Memory of the Poor

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Reading of the Word of God

Alleluia, alleluia, alleluia

This is the Gospel of the poor,
liberation for the imprisoned,
sight for the blind,
freedom for the oppressed.

Alleluia, alleluia, alleluia

1 Thessalonians 1,1-5.8-10

Paul, Silvanus and Timothy, to the Church in Thessalonica which is in God the Father and the Lord Jesus Christ. Grace to you and peace. We always thank God for you all, mentioning you in our prayers continually. We remember before our God and Father how active is the faith, how unsparing the love, how persevering the hope which you have from our Lord Jesus Christ. We know, brothers loved by God, that you have been chosen, because our gospel came to you not only in words, but also in power and in the Holy Spirit and with great effect. And you observed the sort of life we lived when we were with you, which was for your sake. since it was from you that the word of the Lord rang out -- and not only throughout Macedonia and Achaia, for your faith in God has spread everywhere. We do not need to tell other people about it: other people tell us how we started the work among you, how you broke with the worship of false gods when you were converted to God and became servants of the living and true God; and how you are now waiting for Jesus, his Son, whom he raised from the dead, to come from heaven. It is he who saves us from the Retribution which is coming.

 

Alleluia, alleluia, alleluia

The Son of Man came to serve,
whoever wants to be great
should become servant of all.

Alleluia, alleluia, alleluia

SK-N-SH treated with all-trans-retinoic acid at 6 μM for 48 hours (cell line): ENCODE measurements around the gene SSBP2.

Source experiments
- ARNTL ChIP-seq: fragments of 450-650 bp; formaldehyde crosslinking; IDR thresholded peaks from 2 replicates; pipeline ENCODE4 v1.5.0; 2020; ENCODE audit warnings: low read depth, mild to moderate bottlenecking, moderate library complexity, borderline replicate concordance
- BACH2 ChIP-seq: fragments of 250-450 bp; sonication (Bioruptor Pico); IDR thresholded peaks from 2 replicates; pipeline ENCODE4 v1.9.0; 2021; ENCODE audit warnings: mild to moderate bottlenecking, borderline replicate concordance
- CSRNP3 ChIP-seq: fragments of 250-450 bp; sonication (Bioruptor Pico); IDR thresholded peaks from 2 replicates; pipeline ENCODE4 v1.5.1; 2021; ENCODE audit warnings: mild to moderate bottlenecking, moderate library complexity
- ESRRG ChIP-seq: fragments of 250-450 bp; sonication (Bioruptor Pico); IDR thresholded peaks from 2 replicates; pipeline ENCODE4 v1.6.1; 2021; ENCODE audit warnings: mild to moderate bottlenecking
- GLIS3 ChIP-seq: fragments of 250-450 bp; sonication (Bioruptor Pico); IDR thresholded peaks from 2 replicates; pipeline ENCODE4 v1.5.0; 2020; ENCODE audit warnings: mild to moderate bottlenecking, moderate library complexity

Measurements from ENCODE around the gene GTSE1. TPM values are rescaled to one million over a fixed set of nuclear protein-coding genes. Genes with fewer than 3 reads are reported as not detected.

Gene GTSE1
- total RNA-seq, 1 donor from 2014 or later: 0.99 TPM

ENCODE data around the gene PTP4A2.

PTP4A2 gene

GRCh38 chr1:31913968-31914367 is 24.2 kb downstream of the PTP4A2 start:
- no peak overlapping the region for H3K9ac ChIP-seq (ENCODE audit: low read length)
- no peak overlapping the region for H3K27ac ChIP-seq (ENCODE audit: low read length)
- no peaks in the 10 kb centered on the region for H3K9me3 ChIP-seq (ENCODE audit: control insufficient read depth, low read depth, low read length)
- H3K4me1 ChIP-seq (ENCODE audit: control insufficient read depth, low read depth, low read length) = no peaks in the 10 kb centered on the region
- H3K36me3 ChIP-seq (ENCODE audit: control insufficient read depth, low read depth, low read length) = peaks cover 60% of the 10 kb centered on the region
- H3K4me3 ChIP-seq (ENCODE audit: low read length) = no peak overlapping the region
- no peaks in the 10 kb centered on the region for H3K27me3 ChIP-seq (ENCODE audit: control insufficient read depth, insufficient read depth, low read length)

It is a letter written together by Paul, Silvanus and Timothy, as if to remember what the Lord had done with the apostles (Mk 6:7) and the disciples (Lk 10:1) sending them two by two. Moreover, Paul was not an isolated protagonist. The Church is above all communion. All three together turn to the small community of Thessalonica, a large community not by number but by the dignity of being founded "in God the Father and in the Lord Jesus Christ." This dignity made that small community a blessing for Thessalonica. It was the "ekklesia", or the "assembly" of the community convened by God in that city. Every Christian community is a holy "assembly of God." Paul thanks the Lord for that small community that lives with steadfast faith, active love and constant hope. The Lord himself, through the preaching of his disciples, changes the heart of the listeners, and generates them to a new life. The apostle knows that the service of preaching requires his personal involvement because only in this way he makes the Lord close and recognizable to those who listen to him. And this is why the Thessalonians were able to imitate him, thus approaching Christ himself. The life of the leaders of the community must reflect the Gospel they proclaim; so their preaching will be effective. The Thessalonians were able to welcome it with joy even in the midst of persecutions. And they became an example for other believers who were in Macedonia and Achaia. Gospel life spreads because it attracts, because it shows a better life than that the world offers. It is the first Christian community founded on European territory, and immediately enthusiasm aroused everywhere in the young communities of that area. The expansion of the Gospel is not tied to pastoral techniques or sophisticated organizational means. The Gospel spreads only through the attractive force of a truly evangelical life. Paul rejoices in their faith and reports the amazement of all in learning their response of conversion as they abandoned the idols of this world to serve only the Lord.